Not how he died, but how he lived…

“Love is how you stay alive, even after you are gone.” ― Mitch Albom
A few days ago, a student of the Baron family in the 10th grade, was involved in a life-threatening bike incident on his way to school that cost him his life days before what would’ve been his 16th birthday. It was just too soon and his life was cut way too early. Althought I unfortunately was unable to meet him personally, I’ve heard many great things about him from fellow classmates and teachers as well. He left a legacy, something everyone could remember him by. He was always the one who enjoyed making others happy. His jokes would easily get a laugh out of someone and put a smile on others’ faces. This, in return made him happy. He cared about others’ happiness before his. He knew how to have fun and enjoy the little things about life, which most of us have yet to learn.
“One lives in the hope of becoming a memory.” ― Antonio Porchia
He got away from the daily normal routine of dragging himself to school everyday and allowed himself to experience new things. He had so much more to experience, so much ahead of him, but unfortunately for him, his life ended too soon. Just like Mr. Theriault always said, “Live for today and make today awesome”. We’re so caught up in school trying to prepare for something (college) that might not even happen. After news of the incident reached my family, my family became more tight-knit and close. We continue to treasure and look out for each other more and not take what we have for granted. Before, I usually neglect the phone calls from my mom when I was out with my friends as I would think of it as she was trying to be the “overprotective mother” she is. I soon realized that she continuously checked up on me because she cared about my safety, because it would be so hard for a parent to go through losing their child. My thoughts and prayers are with his friends and family as I’ve also experienced the loss of a loved one. The best way to deal with a situation like my classmate’s death is to acknowledge it. Have a moment of silence and take time out of your day to pray for them and their struggles. It is important to be there for those who were close to him by comforting them by simply just listening to them. Be there for even the people who did not know him, as it may bring up a past experience of the loss of close friend/family.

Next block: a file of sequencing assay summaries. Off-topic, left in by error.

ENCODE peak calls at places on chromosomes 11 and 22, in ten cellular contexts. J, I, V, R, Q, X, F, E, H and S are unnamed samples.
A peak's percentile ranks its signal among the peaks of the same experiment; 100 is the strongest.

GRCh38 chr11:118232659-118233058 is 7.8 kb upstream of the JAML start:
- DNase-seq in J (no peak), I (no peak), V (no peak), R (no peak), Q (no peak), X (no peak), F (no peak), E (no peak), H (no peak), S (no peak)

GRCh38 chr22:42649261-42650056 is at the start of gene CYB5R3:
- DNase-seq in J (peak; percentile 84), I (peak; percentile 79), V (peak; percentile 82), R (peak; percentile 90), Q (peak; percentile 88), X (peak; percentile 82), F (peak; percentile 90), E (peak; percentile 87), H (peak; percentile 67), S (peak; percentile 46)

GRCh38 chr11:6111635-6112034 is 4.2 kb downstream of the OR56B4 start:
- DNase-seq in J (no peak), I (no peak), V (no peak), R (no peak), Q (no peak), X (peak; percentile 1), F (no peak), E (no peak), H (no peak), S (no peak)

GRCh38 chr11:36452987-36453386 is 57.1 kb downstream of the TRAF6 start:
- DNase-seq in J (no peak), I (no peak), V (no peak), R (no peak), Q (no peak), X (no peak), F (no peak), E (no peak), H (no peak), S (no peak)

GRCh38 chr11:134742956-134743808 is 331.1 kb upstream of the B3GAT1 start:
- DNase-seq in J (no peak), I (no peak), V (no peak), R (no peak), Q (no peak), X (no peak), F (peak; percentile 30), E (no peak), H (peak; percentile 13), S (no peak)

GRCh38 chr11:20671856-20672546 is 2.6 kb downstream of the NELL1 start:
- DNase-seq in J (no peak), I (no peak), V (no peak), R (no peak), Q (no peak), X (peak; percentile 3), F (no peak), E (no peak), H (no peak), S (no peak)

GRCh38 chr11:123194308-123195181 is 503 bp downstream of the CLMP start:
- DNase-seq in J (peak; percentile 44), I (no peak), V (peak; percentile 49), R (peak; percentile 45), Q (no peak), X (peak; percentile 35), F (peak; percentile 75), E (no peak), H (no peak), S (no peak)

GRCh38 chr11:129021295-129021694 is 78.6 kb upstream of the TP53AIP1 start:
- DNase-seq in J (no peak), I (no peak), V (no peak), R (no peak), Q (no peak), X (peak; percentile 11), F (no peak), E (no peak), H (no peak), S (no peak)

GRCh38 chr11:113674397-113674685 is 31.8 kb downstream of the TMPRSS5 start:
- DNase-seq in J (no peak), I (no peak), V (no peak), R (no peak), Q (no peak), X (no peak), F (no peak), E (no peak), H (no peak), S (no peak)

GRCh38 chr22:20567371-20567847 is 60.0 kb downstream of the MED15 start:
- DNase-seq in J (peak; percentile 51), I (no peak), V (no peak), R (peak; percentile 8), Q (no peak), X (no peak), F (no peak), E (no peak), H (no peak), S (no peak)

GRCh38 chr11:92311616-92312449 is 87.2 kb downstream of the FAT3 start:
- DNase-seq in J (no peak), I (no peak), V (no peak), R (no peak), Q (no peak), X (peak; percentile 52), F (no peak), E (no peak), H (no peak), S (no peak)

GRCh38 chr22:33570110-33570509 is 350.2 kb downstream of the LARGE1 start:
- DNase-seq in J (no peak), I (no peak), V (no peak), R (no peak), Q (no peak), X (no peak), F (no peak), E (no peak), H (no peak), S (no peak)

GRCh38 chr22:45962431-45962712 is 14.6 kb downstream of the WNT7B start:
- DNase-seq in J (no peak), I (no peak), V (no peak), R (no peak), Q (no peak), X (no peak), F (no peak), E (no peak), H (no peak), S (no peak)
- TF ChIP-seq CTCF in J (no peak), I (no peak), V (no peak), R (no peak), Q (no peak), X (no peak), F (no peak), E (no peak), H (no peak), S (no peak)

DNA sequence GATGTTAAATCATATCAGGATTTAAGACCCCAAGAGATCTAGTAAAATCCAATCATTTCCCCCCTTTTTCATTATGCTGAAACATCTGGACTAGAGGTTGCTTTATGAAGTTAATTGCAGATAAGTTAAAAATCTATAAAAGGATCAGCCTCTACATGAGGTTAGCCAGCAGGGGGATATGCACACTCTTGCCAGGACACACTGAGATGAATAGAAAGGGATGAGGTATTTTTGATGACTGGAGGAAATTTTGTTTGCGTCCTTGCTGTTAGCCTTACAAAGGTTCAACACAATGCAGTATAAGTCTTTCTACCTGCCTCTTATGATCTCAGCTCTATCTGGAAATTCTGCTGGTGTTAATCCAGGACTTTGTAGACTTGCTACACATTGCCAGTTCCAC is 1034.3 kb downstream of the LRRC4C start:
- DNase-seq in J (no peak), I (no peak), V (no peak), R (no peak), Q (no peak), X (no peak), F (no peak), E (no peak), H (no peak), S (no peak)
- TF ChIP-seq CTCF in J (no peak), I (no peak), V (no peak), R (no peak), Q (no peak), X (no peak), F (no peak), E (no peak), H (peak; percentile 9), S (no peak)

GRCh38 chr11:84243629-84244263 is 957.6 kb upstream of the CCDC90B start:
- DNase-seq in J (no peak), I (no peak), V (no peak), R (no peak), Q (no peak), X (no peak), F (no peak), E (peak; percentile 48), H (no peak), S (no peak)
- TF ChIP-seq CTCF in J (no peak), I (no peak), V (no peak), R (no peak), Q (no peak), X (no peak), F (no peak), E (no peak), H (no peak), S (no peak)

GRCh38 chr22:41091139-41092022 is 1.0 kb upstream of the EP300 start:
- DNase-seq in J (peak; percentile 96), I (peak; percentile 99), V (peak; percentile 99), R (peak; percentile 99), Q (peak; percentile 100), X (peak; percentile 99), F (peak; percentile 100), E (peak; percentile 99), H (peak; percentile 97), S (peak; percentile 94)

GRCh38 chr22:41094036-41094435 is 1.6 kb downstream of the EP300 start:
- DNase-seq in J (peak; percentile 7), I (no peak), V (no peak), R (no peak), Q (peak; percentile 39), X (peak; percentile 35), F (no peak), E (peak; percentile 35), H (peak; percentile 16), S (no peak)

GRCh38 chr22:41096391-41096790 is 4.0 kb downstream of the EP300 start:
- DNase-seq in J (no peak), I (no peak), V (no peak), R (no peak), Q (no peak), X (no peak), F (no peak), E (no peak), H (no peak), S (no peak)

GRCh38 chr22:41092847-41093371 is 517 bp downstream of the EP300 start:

I began talking to a friend about my experience about my classmate’s death and I’ve began to realize to not mourn over his death. As he’s done his part in life, he would want us to live life in his memory. Continuing to be sad isn’t what he would have wanted. He would have wanted to look down and see everyone smiling in his memory.
“Death is not the opposite of life, but a part of it.” ― Haruki Murakami

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